In a recent case, Shea Homes, Inc., 142 TC No# 3, the tax court decided against the IRS’ position that Shea Homes should have recognized revenues on each individual home sold using the completed contract method. In a far-reaching decision for master-planned community builders, the tax court agreed with Shea Homes that they should be allowed to defer revenue recognition until the completion of the ENTIRE community, including land improvements and community amenities.
New home builders are allowed to recognize revenue on the completed contract method – capitalizing expenses until at least 95% of the total contract costs are incurred and the subject of the contract is placed into service, or until the final completion and acceptance of the contract (title changes hands). In some communities, this means several hundred separate recognition events could happen. Shea Homes argued that it is not selling a house – it is selling a lifestyle – and until all the lifestyle amenities – sewer improvements, club houses, road paving, and more – are complete, the contract cannot be complete. Bolstering their argument were requirements by local communities to hold bonds for said improvements until the town signed off on them.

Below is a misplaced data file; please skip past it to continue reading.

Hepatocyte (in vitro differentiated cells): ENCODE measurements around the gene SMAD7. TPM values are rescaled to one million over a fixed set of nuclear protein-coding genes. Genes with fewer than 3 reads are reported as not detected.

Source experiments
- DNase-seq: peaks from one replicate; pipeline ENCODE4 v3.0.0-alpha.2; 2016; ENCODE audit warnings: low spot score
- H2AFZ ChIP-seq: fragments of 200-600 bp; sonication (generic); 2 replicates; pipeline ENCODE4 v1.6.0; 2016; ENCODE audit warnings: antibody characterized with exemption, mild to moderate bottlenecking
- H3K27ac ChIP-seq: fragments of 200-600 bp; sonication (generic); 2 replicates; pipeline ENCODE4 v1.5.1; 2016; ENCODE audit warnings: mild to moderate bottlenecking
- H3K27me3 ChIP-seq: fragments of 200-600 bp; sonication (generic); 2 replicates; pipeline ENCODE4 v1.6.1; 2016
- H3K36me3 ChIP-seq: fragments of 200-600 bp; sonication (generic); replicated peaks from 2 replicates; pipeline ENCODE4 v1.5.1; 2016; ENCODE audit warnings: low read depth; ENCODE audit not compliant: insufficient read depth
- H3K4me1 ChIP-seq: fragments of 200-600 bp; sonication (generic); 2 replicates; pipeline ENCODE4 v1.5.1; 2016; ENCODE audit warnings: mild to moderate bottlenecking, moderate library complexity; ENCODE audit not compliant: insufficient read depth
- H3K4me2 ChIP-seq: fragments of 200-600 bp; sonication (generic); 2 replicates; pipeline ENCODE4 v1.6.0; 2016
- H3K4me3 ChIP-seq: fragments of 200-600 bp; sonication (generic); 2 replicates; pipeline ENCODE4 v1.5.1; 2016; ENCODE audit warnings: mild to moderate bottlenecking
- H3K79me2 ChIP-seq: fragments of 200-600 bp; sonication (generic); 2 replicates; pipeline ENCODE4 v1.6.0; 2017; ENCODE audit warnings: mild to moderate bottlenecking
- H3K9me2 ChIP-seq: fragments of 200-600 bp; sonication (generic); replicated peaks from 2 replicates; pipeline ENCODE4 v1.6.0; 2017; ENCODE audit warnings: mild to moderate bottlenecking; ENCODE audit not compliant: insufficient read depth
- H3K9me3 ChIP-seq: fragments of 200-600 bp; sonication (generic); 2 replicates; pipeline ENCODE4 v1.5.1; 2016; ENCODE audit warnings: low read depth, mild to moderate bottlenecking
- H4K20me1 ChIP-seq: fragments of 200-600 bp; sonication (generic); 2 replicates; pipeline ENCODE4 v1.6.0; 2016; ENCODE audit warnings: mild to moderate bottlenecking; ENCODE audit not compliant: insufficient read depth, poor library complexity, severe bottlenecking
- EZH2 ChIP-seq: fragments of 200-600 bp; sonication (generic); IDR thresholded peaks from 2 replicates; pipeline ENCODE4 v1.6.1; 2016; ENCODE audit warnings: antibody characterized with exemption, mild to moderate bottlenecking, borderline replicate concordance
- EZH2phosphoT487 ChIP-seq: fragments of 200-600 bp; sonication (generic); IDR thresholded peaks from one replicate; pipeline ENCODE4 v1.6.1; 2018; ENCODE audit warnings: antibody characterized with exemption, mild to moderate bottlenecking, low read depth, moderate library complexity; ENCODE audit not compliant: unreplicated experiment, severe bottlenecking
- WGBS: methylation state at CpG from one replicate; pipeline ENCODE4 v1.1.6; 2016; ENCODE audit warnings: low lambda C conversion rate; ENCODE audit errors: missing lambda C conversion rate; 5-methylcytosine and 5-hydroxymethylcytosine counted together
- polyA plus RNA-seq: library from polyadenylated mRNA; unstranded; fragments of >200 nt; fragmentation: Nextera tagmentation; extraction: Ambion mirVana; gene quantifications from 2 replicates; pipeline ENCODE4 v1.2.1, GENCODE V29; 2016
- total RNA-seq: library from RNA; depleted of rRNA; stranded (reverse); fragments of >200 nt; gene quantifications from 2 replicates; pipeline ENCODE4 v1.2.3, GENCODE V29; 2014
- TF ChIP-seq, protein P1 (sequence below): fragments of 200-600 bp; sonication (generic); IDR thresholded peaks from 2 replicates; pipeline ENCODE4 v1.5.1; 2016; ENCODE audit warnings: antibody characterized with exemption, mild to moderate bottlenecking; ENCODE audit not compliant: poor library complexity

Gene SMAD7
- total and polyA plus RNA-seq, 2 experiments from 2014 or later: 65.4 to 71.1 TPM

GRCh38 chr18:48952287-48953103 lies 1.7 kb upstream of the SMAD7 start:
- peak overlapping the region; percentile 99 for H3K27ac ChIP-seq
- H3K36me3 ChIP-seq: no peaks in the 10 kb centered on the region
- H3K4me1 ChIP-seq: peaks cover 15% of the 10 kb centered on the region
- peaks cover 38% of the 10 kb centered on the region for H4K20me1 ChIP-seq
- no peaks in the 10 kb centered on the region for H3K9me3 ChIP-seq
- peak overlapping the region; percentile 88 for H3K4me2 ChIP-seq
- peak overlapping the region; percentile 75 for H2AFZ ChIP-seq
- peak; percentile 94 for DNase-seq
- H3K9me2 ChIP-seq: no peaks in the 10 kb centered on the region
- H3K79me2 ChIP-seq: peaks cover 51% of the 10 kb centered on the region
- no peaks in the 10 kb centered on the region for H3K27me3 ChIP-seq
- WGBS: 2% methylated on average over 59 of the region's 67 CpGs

The ability to defer the income, however, is a double edged sword. Recognizing profit only when the project is complete can cause a spike in net profit, which could cause a large jump in tax brackets. Additionally, home builders have a habit of using cash profit generated from one project on another, which means cash may not be available for the potential tax liability.
Completed contract method as well as the percentage-of-completion method are complication portions of the tax code and require special care. For assistance on these issues, please contact our office.